I have got to be honest. This quarantine is killing me. For many reasons.

I love my three children — all under age 10 — dearly. But, after roughly six weeks of constant — and I do mean constant — interactions in close quarters, we are all pretty well up to speed with everything that has been going on with each other in that regard.

So, as luck would have it, I found three more youngsters to hang out with.

Well, sort of.

Enter local youth basketball players Maddox Lowell, Hayden Libby and Dale Libby, who, through it all, spend a great deal of time honing their court skills on a small street in Thomaston.

The trio most recently were part of the R&D Trash team, which won the Midcoast Youth Basketball League fifth- and sixth-grade boys basketball championship over the winter.

Coronavirus be damned, this trio of next-door neighbors continue to put in time on the court — well, we will call it the driveway/lopsided hill of grass — and hope to be future Oceanside High School basketball stars.

The other reason the quarantine is killing me, honestly, is I have not reported on an athletic event or game in, well, months.

The last actual official game I saw was in February, the Class A North semifinal boys basketball playoff game at the Augusta Civic Center between No. 2 Cony of Augusta and No. 3 Medomak Valley. And, well, my reporter muscles in that capacity have been becoming atrophy.

So, the four of us, the seasoned reporter and three Midcoast youngsters, got together on a Saturday afternoon, April 18 and fixed my problem.

I stopped in and, with the consent of their parents — and maintaining more than a six-foot distance with my 300 millimeter lens — I “covered” my first game in two months, a three-player game of “21.”

For the unfamiliar, the game is one-on-one-on-one, with the first player to reach 21 points being named the winner. A player cannot score exactly 13 points, nor can they have their shot tipped in by an opposing player, or that player’s score goes back to zero.

Missed shots must be “cleared” back to the top of the key — or wherever the players deem that area to be — and players are awarded two free throws for each made basket.

The game, honestly, was convoluted, as most pickup games with children can be. There was a little bickering about double-dribbles and things of that nature, which, as an observer, was definitely as debatable as it was laughable given the fact two of the three players had been wrestling on the ground for the ball minutes prior.

But, I digress.

Maddox, on his home court, took first outs, but it was Hayden who stormed out of the gate with a mid-range jumper and took a 3-0-0 lead after a pair of free throws. Maddox rallied to knot the score a few moments later with a jumper and two foul shots of his own.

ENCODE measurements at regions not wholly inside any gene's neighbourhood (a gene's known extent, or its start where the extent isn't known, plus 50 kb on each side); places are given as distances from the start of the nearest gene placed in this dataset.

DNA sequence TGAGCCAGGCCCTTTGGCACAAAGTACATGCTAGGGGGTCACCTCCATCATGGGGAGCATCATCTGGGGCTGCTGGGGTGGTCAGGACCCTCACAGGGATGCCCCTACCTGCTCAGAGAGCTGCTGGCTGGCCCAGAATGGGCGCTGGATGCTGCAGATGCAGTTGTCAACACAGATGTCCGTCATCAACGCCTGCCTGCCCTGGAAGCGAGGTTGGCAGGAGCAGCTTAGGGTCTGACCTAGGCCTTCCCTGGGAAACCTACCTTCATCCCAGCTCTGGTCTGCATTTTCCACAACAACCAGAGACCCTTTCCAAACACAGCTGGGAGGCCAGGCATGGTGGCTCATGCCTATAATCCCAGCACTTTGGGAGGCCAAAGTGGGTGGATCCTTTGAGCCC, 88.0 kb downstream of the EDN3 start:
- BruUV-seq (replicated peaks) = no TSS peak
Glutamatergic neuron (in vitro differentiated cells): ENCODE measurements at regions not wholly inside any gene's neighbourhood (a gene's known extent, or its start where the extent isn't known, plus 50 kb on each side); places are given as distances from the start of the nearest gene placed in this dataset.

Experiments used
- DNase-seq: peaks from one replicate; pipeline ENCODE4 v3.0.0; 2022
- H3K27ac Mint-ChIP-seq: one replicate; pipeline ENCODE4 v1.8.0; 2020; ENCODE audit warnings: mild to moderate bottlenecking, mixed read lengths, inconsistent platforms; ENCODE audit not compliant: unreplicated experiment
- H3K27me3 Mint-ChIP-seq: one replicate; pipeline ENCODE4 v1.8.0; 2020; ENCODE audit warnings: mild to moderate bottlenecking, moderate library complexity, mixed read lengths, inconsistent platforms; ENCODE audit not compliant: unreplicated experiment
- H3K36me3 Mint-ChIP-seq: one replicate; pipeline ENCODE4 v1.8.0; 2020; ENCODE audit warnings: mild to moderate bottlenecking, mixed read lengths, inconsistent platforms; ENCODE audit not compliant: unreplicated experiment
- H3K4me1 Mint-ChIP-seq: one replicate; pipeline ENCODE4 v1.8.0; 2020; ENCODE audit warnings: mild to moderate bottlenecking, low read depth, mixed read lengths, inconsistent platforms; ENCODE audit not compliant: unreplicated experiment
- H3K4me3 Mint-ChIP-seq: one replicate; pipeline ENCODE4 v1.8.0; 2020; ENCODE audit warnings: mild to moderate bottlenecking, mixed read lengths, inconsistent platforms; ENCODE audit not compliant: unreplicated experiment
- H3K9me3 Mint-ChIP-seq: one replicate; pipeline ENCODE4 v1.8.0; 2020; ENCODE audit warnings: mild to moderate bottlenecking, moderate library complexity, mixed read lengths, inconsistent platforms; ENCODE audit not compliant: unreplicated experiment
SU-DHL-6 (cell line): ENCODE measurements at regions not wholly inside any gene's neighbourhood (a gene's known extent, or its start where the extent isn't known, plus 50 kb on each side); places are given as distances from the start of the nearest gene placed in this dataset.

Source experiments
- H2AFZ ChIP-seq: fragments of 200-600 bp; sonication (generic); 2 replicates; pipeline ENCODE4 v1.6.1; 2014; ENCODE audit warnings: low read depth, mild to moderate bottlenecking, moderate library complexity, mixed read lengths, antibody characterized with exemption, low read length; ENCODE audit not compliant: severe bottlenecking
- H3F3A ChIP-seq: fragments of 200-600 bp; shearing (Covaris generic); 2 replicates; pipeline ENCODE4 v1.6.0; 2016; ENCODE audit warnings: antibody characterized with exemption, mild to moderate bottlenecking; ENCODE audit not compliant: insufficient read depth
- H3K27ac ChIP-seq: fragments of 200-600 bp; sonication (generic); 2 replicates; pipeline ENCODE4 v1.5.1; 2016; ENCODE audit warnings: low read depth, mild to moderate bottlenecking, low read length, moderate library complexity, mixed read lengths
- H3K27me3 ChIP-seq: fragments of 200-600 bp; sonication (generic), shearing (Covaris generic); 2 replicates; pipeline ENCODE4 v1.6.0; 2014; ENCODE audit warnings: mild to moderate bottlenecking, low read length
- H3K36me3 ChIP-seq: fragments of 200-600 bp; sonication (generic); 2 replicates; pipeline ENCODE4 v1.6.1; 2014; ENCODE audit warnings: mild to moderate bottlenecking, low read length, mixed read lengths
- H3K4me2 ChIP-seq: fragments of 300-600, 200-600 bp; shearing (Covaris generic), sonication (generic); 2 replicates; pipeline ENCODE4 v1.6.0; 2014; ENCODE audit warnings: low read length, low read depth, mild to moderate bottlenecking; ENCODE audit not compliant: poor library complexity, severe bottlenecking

Hayden collected a rebound that went well under the basket (no referee, no out of bounds) and went up 6-3-0 and added his seventh point on a jumper heavily contested by Maddox.

Later in the game, with the score 11-4-2 in favor of Hayden, Dale connected on a clutch basket leaning up against his house to net his third point of the game.

Maddox and Hayden, both 12 years old, had two years on the 10-year-old Dale, who more than made up for his lack of size and experience with extra grit and determination.

Hayden continued to net jumpers and seemed to be pulling away from Maddox and Dale as he took a 16-5-3 lead after a long shot from near Maddox’s porch and a follow-up foul shot.

The 4-foot 9-inch Maddox — perhaps a bit overconfident — looked to play his way back into the game with his patented two-handed overhead flip shot with his back to the basket, but Dale was there to clean up the uncontested rebound and momentarily pulled ahead of Maddox after two free throws, with Hayden ahead 16-6-5.

After Maddox got tipped back to zero by Hayden — putting Hayden up 17-6-0 — it was then that Maddox began down the comeback trail as he began to mount his comeback with a Euro step layup after being bottled up between Hayden and Dale on the baseline.

With the score 16-5-3, this time it was Hayden — an inch taller than Maddox at 4-10 — with a dash of overconfidence, shouting “Kobe!” as he put up a long jumper that missed its mark. But, he took a 17-5-3 lead moments later after putting home a rebound.

Maddox then continued to rally as he made his way back to the middle, as he rattled off five straight points to make the score 17-8-5.

The advantageous Dale — at 4-8 — wrestled the ball from one of his physically larger opponents off the ground and netted a field goal to give him six, but he was tipped back to zero moments later, making the score 17-8-0.

Maddox then got white hot from the field and the foul line as he shot his way back into the game — and then some — as he rattled off the game’s next 11 points and took a 19-17-0 advantage.

Maddox took a significant risk as he put up a shot from behind the backboard with Hayden in front of the rim awaiting a possible tip. Maddox missed the shot and Hayden cleaned up the rebound, though not a tip as his feet hit the ground — drama! — with Hayden trailing 19-18-1.

But Maddox put the game away moments later after he converted a basket — missed both free throws — but collected the long rebound and pumped in the game-winner with a shot near the foul line.

Was it unconventional? Sure. Entertaining? Absolutely. But my most telling takeaways were that young hoopsters are still finding a way to put in their work.

That, and the future of Oceanside basketball — at least based on what I observed on this side street in Thomaston — is bright.